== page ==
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Fluoroscopic imaging overestimates the screw tip to subchondral bone distance in a cadaveric model of slipped capital femoral epiphysis

View Article: PubMed Central - PubMed

ABSTRACT

Purpose: Intra-operative imaging plays a key role in screw placement for slipped capital femoral epiphysis (SCFE). Complications have been associated with inadequate screw position. The purpose of this study was to evaluate computed tomography (CT) (3D fluoroscopy) and standard fluoroscopy (C-arm) images as compared with direct anatomic measurement to determine final screw position in a cadaveric SCFE model.

Methods: Osteotomy with pinning was performed at the physeal scar in ten cadaveric hips. A standardised approach-withdrawal technique was performed with C-arm images taken at 15° increments. We also obtained a CT (3D fluoroscopy) scan of each hip. The screw tip-subchondral bone (STSB) distance was measured on digital imaging software and also with a digital calliper directly when the femoral head was cut in plane to expose the STSB distance anatomically. Statistical analysis included t-tests and Fisher’s exact test.

Results: Moderate SCFE osteotomies were achieved with a mean Southwick angle (39.5° ± 7°). The 60° fluoroscopic image was found to be the most representative image (41% of the time) compared with both anteroposterior (AP) and lateral images (8% and 21%). Both fluoroscopy (2.7 ± 0.8 mm, p < 0.001) and CT (1.6 ± 0.7 mm, p = 0.03) overestimated the STSB distance compared with direct measurement (0.94 ±  0.51 mm). Two-thirds (67%) of CT measurements were within 1 mm of the cadaveric measurement, while only 20% of C-arm measurements fulfilled this criterion (p = 0.04).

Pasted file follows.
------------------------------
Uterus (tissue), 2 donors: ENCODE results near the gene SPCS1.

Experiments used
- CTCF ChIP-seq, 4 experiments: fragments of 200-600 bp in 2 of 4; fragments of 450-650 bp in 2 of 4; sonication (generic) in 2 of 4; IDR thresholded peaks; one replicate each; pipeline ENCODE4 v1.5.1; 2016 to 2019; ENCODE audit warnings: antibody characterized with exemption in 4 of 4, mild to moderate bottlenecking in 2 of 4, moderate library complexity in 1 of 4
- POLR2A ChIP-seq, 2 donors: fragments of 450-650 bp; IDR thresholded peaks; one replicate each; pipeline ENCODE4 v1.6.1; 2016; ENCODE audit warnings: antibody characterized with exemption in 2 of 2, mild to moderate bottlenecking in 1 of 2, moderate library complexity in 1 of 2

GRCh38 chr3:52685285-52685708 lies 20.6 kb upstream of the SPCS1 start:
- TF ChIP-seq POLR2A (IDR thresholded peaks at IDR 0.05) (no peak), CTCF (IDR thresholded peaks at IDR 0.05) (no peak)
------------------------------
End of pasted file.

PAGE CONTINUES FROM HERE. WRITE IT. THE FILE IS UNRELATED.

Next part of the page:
Conclusions: Both standard fluoroscopy and CT overestimated the STSB distance when compared with direct measurement in a cadaveric model of SCFE. Surgeons should be aware of the limitations of intra-operative imaging to determine the STSB distance. We suggest that using the known pitch of a screw (2.9 mm in a 7.3-mm cannulated screw) as an intra-operative tool to help guide screw placement.

No MeSH data available.


Related in: MedlinePlus

Osteotomy of the femoral head creating the slipped capital femoral epiphysis lesion in cadavers.
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Figure 1: Osteotomy of the femoral head creating the slipped capital femoral epiphysis lesion in cadavers.

Mentions: A total of six cadavers were used in this study. Two hips had previous arthroplasty (one total hip arthroplasty and one hemiarthroplasty), thus a total of ten cadaver limbs were utilised. A Smith-Peterson approach was used to access the hip joint. The rectus femoris was detached and reflected distally for better exposure and an anterior capsulotomy was performed. The hips were then dislocated anteriorly with adduction and external rotation of the leg. An oscillating saw was used to create an osteotomy at the level of the subcapital femoral neck. A small portion of the posterior neck was then removed at a 45° angle. Smooth 2.0 mm K-wires were placed in the periphery and perpendicular to the osteotomy to temporarily maintain the slipped ‘epiphysis’ (Fig. 1). Three radial cuts were then made in the labrum to facilitate reduction of the femoral head while preventing undue forces across the osteotomy site. One 7.3 mm cannulated screw was then placed per standard operative technique under direct fluoroscopic guidance. For final screw placement, we attempted to place the screw tip in a centre-centre position within the epiphysis and 3 mm short of the subchondral bone. We used the known screw pitch of a 7.3 mm cannulated screw (2.9 mm) as a visual estimate.